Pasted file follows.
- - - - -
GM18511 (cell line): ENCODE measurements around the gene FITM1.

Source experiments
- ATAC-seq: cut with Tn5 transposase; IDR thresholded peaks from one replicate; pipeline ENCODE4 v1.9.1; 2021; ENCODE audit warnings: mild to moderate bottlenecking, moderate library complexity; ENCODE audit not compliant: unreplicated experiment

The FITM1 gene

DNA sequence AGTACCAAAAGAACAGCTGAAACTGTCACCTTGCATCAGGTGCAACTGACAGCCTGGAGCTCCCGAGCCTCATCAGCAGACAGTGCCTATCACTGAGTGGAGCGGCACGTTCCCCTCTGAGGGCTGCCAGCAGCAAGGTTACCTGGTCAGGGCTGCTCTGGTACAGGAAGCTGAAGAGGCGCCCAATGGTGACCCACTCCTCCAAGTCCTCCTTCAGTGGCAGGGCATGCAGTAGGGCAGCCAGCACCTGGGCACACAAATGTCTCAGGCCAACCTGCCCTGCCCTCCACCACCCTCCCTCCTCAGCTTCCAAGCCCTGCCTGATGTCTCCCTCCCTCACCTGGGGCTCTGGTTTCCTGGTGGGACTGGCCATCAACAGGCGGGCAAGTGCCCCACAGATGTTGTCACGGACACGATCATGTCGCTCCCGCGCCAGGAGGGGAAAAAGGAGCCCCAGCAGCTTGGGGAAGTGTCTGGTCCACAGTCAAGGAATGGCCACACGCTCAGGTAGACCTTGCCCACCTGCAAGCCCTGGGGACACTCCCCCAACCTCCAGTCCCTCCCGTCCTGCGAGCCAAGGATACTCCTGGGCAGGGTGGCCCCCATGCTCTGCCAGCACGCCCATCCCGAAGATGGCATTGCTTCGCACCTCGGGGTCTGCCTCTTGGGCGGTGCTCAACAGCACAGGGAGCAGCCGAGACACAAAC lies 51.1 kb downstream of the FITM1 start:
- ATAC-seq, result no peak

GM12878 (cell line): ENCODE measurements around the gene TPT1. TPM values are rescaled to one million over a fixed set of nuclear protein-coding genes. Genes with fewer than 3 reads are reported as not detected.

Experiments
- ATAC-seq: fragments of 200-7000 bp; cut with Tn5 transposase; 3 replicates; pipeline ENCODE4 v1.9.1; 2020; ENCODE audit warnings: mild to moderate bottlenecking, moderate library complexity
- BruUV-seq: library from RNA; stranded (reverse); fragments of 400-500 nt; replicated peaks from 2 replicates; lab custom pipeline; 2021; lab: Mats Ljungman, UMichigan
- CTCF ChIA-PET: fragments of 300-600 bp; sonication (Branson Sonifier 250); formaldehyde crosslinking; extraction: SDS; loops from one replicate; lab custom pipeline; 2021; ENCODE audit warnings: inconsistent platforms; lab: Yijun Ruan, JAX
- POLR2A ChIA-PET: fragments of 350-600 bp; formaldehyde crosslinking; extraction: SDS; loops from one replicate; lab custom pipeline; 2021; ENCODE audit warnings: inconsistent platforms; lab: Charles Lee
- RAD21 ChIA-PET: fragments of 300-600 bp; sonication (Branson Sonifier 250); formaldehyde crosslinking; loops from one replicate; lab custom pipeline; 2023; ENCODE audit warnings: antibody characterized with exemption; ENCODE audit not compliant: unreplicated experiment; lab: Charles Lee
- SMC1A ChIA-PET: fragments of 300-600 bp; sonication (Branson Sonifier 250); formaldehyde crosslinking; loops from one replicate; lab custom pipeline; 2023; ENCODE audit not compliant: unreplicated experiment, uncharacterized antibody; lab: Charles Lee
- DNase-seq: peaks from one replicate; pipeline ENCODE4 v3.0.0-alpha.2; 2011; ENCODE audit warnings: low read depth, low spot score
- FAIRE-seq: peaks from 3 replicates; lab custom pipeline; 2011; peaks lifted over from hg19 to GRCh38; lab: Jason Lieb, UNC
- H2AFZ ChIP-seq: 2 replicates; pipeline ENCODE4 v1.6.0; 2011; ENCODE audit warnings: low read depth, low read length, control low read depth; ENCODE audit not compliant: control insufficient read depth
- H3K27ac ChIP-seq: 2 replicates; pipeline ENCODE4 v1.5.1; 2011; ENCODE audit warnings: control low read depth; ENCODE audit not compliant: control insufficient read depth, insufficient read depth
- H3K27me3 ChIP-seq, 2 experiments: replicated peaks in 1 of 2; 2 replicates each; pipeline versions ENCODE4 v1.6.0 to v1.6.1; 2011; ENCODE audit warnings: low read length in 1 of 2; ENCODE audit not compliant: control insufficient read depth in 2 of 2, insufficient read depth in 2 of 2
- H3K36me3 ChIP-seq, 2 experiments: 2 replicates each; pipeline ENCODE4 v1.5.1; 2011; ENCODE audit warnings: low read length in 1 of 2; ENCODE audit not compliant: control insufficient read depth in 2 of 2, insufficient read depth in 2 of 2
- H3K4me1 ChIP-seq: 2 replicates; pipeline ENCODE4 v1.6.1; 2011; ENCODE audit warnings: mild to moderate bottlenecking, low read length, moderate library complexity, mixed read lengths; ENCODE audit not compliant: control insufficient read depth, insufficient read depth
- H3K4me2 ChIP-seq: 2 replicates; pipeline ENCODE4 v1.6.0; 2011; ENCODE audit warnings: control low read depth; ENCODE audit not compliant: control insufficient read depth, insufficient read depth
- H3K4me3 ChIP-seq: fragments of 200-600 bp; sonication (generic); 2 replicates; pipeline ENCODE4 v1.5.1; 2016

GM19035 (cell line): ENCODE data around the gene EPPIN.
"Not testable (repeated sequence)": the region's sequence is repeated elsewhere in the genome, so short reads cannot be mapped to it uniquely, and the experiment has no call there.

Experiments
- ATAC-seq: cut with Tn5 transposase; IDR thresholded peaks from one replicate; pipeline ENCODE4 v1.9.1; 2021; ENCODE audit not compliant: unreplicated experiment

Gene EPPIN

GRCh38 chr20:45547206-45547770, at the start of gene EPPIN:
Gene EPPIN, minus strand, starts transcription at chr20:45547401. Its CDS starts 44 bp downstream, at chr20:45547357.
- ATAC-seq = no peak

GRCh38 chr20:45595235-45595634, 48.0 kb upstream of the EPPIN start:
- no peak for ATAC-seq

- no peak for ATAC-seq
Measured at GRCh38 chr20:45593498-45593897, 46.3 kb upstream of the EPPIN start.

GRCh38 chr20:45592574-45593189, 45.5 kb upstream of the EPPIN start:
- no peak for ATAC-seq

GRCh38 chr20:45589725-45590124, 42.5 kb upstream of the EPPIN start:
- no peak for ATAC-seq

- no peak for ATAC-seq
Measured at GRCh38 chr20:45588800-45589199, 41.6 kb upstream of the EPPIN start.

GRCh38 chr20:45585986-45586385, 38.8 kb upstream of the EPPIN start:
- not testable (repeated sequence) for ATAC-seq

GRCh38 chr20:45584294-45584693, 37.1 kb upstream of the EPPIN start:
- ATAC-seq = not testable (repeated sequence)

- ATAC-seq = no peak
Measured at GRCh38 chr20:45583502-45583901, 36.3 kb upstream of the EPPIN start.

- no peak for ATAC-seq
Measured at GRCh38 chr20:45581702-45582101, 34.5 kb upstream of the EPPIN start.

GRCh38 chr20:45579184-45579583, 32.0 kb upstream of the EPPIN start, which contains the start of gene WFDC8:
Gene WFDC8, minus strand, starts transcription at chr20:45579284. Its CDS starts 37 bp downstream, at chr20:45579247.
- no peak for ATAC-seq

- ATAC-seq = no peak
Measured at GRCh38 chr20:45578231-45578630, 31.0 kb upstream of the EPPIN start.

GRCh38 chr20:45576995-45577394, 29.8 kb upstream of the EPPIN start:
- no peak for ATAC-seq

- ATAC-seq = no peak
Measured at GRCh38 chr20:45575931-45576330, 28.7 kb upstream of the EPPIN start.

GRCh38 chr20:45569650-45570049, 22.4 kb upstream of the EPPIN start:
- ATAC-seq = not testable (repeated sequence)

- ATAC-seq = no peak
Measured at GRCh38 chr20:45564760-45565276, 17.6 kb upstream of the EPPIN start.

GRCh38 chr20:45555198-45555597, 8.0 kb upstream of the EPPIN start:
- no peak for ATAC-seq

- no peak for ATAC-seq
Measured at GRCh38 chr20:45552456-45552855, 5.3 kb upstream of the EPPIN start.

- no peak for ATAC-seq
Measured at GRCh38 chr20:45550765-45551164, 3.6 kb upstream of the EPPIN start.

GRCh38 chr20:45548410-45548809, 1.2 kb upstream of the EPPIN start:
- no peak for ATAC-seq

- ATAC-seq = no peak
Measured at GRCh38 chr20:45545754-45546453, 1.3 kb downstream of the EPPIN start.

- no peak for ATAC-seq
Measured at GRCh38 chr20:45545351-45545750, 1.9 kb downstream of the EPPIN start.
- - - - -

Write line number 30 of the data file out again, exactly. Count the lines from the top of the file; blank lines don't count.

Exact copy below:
Gene EPPIN, minus strand, starts transcription at chr20:45547401. Its CDS starts 44 bp downstream, at chr20:45547357.